Turning Straw Into Gold

Life through a Buddhist lens

5 Tips for Handling a Bad Mood

Five suggestions for how to skillfully handle a bad mood

Two weeks ago, I was in a bad mood. Several little irritations had added up: some yarn I wanted was two weeks overdue in the mail; I couldn’t find a book I was looking for; the pull cord on one of my bedroom shades was hopelessly tangled. (I’ll spare you the rest.)

I don’t get in bad moods very often, but it happens and, to be frank, it feels awful. (A bad mood is to be distinguished from a heavy or dark mood that goes unchanged for weeks at a time. The latter could be a sign of clinical depression in which case I hope you'll seriously consider seeking the advice of a counselor.) 

Here are five suggestions for skillfully handling a bad mood:

Cut yourself some slack.

I’ve yet to spend time with anyone who hasn’t been in a bad mood now and then, so cut yourself some slack when it happens to you. Adding a negative judgment to your mood, such as “I shouldn’t feel this way” does nothing but increase the likelihood that a bad mood will dig its heels in. So, instead of blaming yourself, let it be okay with you to be in a bad mood now and then. It’s just one of the full range of emotions that everyone experiences in life.

When it happens, treat yourself with understanding and kindness, and see if there’s a way to ease how bad you’re feeling. A temporary distraction can help, such as a favorite movie or a warm bath.

Don't make those around you feel bad too.

There's no reason to bring others along on your bad-mood-ride. If you realize you've done so, try apologizing even if you don't feel like it. It might make you feel better!

Investigate it.

In my book, How to Wake Up, I offer a four-step approach for working skillfully with an unpleasant mood or emotion. The third step is to investigate it. Sometimes this can yield surprisingly fruitful results. Here's an example.

The day before this past Christmas, I was in a bad mood. so I decided to investigate it. I've been a be a bit down during the holidays before, but I don’t recall ever being in such a bad mood right before Christmas Day. Using investigation to think about my life, I uncovered that I associate Christmas with loss because, when I was ten years old, my father died two weeks before Christmas. I felt his absence every Christmas after that until I met my husband and began to spend Christmas with his family. My father-in-law, Huey, took the place of my dad for a while. They were both kind, gentle, and good-natured men. But when Huey died, Christmas lost its luster again.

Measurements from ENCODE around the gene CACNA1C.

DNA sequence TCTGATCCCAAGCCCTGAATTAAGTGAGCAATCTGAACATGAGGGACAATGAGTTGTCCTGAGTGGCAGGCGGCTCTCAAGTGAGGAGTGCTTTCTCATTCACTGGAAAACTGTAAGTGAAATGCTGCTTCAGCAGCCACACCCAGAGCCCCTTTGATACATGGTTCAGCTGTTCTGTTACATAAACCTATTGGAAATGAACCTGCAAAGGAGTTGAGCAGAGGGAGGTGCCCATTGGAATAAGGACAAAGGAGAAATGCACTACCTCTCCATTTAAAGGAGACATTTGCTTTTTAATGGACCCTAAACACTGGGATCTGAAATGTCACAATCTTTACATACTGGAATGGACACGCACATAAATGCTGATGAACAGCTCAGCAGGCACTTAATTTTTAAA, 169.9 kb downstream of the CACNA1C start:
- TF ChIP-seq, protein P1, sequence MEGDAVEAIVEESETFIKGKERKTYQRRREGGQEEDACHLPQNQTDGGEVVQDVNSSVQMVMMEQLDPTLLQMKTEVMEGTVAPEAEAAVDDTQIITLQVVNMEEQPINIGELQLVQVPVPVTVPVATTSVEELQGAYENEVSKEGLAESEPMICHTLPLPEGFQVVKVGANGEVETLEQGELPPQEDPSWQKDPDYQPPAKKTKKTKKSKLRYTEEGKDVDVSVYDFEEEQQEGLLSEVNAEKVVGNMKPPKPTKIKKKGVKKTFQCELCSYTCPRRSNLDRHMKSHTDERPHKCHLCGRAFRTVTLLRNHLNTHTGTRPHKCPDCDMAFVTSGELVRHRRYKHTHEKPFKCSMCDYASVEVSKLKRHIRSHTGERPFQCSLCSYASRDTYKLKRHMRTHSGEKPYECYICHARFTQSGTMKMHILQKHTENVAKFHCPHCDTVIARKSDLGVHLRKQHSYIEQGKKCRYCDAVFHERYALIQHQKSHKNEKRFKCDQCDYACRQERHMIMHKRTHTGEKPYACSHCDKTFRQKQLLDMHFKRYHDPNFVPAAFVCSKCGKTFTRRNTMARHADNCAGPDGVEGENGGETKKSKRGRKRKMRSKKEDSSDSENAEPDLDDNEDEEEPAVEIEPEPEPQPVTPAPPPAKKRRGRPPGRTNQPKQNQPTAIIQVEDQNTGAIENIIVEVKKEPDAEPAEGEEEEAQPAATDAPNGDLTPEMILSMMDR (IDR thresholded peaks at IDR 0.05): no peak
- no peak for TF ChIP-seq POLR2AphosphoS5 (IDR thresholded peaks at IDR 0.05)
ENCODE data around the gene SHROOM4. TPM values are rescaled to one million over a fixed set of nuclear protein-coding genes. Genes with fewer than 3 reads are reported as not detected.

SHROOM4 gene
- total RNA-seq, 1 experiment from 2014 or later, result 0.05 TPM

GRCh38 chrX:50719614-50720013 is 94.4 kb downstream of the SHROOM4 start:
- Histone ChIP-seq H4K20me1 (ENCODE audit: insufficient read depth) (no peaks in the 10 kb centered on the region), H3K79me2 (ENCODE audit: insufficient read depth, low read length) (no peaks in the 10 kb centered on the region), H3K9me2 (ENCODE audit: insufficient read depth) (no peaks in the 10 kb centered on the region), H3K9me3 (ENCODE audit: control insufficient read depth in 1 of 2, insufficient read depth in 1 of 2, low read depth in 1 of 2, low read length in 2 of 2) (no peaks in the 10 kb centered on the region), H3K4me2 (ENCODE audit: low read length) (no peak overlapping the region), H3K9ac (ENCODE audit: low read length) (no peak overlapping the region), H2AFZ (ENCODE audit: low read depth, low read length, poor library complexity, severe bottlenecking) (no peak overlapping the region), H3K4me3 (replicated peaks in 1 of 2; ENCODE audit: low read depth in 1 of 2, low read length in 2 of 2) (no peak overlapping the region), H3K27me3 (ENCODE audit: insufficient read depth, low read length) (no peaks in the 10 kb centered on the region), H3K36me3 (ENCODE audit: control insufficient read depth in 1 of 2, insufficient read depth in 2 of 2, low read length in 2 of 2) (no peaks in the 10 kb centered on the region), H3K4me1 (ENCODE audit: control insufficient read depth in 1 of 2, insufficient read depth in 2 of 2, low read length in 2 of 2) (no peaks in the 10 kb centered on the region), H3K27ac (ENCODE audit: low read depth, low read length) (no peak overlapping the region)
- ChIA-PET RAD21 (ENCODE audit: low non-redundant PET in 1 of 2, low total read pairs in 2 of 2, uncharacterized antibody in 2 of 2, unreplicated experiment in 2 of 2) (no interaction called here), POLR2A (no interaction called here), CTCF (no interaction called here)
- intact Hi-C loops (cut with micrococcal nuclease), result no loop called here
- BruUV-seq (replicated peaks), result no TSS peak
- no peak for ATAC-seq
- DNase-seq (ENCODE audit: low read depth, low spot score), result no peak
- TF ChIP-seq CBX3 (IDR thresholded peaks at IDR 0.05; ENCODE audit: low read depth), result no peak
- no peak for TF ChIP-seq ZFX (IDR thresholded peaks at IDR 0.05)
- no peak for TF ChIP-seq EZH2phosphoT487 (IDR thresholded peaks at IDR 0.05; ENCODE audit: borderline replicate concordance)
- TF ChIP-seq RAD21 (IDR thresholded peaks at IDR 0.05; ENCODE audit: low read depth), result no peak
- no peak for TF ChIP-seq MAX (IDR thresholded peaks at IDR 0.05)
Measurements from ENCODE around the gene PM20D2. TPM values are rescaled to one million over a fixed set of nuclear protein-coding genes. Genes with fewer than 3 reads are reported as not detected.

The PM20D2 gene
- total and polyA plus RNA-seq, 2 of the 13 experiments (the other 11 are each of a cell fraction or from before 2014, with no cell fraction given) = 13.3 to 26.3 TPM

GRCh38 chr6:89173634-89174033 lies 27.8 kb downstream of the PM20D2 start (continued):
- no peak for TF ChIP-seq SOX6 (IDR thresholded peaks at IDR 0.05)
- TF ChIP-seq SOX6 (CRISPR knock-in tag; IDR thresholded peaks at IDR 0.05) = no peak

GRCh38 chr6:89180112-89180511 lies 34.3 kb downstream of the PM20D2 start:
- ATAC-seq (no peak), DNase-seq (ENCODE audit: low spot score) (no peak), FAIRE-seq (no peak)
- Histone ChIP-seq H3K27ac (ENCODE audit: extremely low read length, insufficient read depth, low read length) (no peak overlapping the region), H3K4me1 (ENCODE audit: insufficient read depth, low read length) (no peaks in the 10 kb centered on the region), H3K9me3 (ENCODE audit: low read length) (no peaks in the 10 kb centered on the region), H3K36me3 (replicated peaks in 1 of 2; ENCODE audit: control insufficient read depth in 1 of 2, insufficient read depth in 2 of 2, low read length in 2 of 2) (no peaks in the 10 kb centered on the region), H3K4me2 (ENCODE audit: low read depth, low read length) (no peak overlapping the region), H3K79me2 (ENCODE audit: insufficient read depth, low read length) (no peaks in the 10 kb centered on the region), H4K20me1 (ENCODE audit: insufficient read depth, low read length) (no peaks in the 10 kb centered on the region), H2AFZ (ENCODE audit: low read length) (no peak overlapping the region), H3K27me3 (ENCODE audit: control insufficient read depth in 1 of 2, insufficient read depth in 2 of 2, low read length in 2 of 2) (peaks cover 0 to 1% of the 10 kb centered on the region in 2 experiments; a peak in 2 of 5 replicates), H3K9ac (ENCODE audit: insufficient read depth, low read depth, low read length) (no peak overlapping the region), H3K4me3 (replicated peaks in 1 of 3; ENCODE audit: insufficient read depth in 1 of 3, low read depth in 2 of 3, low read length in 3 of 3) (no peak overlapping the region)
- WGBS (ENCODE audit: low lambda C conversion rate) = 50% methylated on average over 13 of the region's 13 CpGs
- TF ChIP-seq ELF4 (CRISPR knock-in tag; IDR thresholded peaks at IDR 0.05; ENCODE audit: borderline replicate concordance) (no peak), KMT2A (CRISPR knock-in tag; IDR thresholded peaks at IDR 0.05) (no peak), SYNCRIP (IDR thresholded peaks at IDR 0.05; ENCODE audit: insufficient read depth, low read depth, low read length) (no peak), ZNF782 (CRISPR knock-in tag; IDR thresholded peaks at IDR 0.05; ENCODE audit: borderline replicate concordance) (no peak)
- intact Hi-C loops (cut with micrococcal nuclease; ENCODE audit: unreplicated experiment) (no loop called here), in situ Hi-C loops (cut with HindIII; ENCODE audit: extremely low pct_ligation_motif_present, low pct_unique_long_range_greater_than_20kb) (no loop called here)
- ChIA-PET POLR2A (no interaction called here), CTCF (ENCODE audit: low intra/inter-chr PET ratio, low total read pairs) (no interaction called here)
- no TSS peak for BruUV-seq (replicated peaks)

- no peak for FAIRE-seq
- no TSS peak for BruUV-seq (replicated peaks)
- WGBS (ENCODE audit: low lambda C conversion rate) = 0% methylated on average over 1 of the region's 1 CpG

I took refuge in the traditions we’d developed with our own children, but when they grew up and started families of their own, they started their own traditions. We know we’re welcome to join them (my daughter at her house in Los Angeles and my son at his in-laws near San Diego), but I’m too sick to travel. Another loss associated with the holidays.

This conscious investigation led me to see that this mild sadness I feel during the holidays had turned into a bad mood this year simply because of the cumulative effect of all those losses. Realizing this softened my heart and made it possible for compassion to arise over how hard this time of year can be for me.

Reach out to someone in need.

Helping others is another skillful way to lessen the intensity of a bad mood. It works. I know, because I’ve tried it. The trick, of course, is remembering to try it. Practice helps; with practice, reaching out to others can become a habit. 

Let it be until it runs its course.

Like all moods, a bad one is a mental state that arises due to causes and conditions of the moment, and those causes and conditions will change (that yarn I was waiting for did, indeed, arrive). Realizing the fleeting nature of a bad mood can help you hold it more lightly until it runs its course and passes out of your mind.

In my book, I call this “letting it be,” and it’s the last step in that four-step approach to working skillfully with a painful mood or emotion. A bad mood is only a temporary visitor. It’s no big deal. When it happens, let it be without aversion, and try the suggestions in this piece:

Cut yourself some slack;

Don't make those around you feel bad too;

See whether investigation sheds light on its cause;

Put your mood in perspective and consider reaching out to someone in need;

Let it be until it runs its course, knowing that it’s not a permanent part of who you are.

© 2014 Toni Bernhard www.tonibernhard.com

These pieces might also be helpful: “Constant Complaining: Does It Serve Us Well?” and “Six Strategies for Coping with the Blues.”

Thank you for reading my work. My most recent book is titled How to Wake Up: A Buddhist-Inspired Guide to Navigating Joy and Sorrow.

I'm also the author of the award-winning How to Be Sick: A Buddhist-Inspired Guide for the Chronically Ill and their Caregivers

Using the envelope icon, you can email this piece to others. To receive an email the next time I post, click here. I'm active on FacebookPinterest, and (to a lesser extent) Twitter.

Photo by FlexDreams/Shutterstock

Toni Bernhard, J.D., is a former law professor at University of California at Davis. She wrote the award-winning How to Be Sick and, recently, How to Wake Up.

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